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Implementing Innovative Tools to Improve the Financial Health of D.C. Residents
With creative solutions like “group lending,” some of JPMorgan Chase’s partners are helping to improve the financial health of residents in underserved communities.
Tamika Matome’s finances took a huge hit when she went through a messy divorce six years ago. “I went from a person with very established credit to someone with weak credit,” says the 35-year old single mom who works full-time as a program analyst and also runs her own beauty business. “I wanted to be able to buy a home for my kids, so I needed to start rebuilding my credit.”
Like Matome, more than half of Americans report struggling financially with overwhelming debt, irregular income or a shortage of savings, and nearly a quarter of Americans lack any savings. Consequently, they are often unable to weather financial ups and downs and can face significant financial stress and instability.
To help more people to secure their financial footing, JPMorgan Chase announced a $125-million, five-year global investment in 2019 to assist individuals of underserved communities—including low-income women, immigrants, people of color, and older residents—to build credit, increase savings, reduce debt, and meet their mid- and long-term financial goals. The investments will help develop innovative financial tools designed specifically to meet the unique financial needs of underserved communities, and help create and expand financial coaching programs.
As part of this initiative, JPMorgan Chase partnered with the Latino Economic Development Corporation (LEDC) in D.C., a nonprofit organization supported by JPMorgan Chase and winner of the 2021 AdvancingCities Challenge. LEDC equips residents of Greater Washington, D.C. and Baltimore with the skills and financial tools they need to create a better future for themselves, their families and their communities. At LEDC, Matome joined a lending circle, a group of about a dozen people who come together to lend money to each other.
In Matome’s first lending circle, ten participants each contributed $100 a month for ten months. Each month, one member received the full $1,000, with the pot of money circulating for ten months until each participant received—and paid back—their $1,000 loan.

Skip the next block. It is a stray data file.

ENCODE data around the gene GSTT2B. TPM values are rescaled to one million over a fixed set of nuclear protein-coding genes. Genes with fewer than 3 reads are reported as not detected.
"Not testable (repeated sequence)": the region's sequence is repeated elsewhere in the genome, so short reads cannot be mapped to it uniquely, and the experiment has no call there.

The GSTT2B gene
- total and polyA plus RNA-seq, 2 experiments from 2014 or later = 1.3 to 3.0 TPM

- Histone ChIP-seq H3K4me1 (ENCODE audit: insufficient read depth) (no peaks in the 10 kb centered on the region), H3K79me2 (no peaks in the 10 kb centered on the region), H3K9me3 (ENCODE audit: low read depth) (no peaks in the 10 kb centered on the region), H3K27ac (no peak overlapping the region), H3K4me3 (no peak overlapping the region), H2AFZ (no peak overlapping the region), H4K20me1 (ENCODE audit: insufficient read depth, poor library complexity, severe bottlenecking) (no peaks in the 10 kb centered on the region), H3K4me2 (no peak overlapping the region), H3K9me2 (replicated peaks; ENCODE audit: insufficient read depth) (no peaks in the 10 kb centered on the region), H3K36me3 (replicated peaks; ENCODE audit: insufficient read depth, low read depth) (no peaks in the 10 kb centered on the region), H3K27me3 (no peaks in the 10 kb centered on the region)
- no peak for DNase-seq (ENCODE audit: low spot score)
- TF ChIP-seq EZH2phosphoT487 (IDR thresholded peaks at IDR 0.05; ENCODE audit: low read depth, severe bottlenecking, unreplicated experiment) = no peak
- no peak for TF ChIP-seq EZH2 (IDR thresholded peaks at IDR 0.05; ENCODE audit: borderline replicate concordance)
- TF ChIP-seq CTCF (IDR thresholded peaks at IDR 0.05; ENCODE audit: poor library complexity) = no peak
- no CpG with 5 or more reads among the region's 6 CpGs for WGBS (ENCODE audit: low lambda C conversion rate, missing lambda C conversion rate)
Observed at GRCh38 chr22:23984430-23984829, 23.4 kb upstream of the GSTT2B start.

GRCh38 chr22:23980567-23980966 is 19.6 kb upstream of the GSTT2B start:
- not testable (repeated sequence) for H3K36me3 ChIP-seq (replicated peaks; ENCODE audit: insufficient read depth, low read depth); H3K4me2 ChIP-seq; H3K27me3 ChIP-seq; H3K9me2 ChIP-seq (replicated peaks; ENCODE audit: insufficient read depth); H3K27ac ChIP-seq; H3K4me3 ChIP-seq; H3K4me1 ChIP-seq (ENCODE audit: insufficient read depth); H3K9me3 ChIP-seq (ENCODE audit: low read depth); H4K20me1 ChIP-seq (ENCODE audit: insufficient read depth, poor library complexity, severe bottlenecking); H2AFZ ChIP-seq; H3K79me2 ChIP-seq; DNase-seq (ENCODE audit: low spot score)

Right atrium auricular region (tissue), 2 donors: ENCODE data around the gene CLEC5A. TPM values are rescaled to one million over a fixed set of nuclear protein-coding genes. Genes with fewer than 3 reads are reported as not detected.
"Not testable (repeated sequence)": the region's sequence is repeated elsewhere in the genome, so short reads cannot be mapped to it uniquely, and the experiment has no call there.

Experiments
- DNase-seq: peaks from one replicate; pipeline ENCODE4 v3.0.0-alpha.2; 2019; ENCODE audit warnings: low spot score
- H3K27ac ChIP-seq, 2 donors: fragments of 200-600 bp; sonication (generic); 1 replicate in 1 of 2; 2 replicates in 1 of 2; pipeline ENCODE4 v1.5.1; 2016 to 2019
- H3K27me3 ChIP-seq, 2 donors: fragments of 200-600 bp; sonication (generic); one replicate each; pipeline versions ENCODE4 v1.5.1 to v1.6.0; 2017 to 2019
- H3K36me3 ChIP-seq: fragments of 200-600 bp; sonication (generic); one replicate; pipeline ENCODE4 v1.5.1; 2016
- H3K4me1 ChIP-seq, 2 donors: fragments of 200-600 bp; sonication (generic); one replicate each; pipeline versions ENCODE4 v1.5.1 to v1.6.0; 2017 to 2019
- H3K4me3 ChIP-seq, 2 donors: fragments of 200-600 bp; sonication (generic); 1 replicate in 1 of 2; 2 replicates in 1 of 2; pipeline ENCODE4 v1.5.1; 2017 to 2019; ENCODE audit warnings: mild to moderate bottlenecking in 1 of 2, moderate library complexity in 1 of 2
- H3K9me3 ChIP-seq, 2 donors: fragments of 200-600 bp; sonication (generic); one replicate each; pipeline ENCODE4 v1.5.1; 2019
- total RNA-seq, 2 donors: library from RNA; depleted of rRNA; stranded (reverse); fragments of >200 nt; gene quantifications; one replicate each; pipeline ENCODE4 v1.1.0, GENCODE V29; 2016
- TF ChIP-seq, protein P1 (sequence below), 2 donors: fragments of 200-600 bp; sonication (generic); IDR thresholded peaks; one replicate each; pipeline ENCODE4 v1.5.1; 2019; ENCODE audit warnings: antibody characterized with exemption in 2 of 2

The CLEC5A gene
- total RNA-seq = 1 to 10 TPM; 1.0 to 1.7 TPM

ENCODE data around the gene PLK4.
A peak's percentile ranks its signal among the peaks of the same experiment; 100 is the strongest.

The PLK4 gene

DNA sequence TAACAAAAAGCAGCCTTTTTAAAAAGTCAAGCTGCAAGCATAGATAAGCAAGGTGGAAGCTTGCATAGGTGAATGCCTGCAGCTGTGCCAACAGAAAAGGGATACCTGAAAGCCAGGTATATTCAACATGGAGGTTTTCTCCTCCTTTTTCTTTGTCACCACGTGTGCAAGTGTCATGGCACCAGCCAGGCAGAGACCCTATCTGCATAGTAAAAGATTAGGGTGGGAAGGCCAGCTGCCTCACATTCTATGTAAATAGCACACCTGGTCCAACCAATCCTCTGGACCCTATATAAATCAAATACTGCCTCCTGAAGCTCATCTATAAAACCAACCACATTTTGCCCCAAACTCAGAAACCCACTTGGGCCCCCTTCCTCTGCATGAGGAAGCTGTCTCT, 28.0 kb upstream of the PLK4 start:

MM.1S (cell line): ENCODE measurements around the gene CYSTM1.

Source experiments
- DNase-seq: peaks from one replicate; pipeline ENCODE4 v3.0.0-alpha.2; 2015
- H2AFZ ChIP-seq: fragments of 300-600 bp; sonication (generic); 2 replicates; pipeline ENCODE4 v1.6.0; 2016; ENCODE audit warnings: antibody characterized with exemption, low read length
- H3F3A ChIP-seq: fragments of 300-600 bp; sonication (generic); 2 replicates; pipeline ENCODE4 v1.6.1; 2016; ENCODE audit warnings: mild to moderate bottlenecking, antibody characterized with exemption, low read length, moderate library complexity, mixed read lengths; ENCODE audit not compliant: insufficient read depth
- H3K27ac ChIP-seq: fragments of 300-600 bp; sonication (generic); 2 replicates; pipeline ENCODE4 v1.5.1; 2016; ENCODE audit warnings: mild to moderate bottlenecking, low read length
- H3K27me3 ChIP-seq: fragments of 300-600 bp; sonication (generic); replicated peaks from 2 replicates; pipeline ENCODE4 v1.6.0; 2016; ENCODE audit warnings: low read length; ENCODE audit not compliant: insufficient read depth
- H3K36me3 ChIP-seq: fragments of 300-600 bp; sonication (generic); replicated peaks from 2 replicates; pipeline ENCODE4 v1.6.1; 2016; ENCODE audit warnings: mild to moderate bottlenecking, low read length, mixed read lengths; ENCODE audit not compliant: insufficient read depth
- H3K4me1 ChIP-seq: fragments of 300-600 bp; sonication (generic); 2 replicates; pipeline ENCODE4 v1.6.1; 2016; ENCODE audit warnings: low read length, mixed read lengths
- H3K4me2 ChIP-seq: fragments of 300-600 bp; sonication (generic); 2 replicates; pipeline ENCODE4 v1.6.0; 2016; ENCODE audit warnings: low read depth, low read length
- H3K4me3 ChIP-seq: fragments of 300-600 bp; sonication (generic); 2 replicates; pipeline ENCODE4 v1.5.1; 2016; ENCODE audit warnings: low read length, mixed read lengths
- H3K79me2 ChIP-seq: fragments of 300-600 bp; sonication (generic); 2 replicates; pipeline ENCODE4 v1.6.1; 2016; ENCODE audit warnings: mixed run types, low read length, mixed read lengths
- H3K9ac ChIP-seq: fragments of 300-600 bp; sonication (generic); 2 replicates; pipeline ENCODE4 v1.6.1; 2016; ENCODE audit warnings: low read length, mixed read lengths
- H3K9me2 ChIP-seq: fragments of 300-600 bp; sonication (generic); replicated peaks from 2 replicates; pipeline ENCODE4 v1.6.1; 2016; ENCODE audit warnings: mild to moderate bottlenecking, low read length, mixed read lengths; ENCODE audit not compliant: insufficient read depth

LEDC reports its members’ monthly payments to the three major credit bureaus, enabling members to improve their credit scores. Lending circle participants’ credit scores increase an average of 168 points, according to Mission Asset Fund, a California-based nonprofit organization that developed the program and partners with LEDC and other nonprofits across the United States to offer it.
“Our clients have a disadvantage compared to other residents because other people are coming into the city with resources,” explains Katherine Canales, D.C. Housing Counselor Coordinator for LEDC. “The communities we serve are often barely making ends meet and are trying really hard to establish themselves, which is really hard to do if you don’t have a credit history or have a low credit score. With Lending Circles, we have a very innovative way for people to establish credit and help to level the playing field for low-income individuals.”
“I was so ecstatic about the program because here I am, struggling to improve my credit, and after ten months of a Lending Circle my credit literally shot up,” says Matome, who used the loan from her first Lending Circle to pay off a handful of bills and begin to rebuild her savings.
Impressed with the program, Matome joined a second Lending Circle, this time for $1,400, and also convinced her mom to join one.
Innovative financial tools like the ones that Matome acquired through LEDC and lending circles are crucial for giving more people the chance to improve their financial situation.
“They gave me a chance, gave me a loan, when no one else would have,” explains Matome. “Now I have two savings accounts. My dream is to get us a house we can call our own. That’s what I am saving for now. And I’m on track to be able to do that next year.”
Click here to learn more about JPMorgan Chase’s Financial Health initiatives.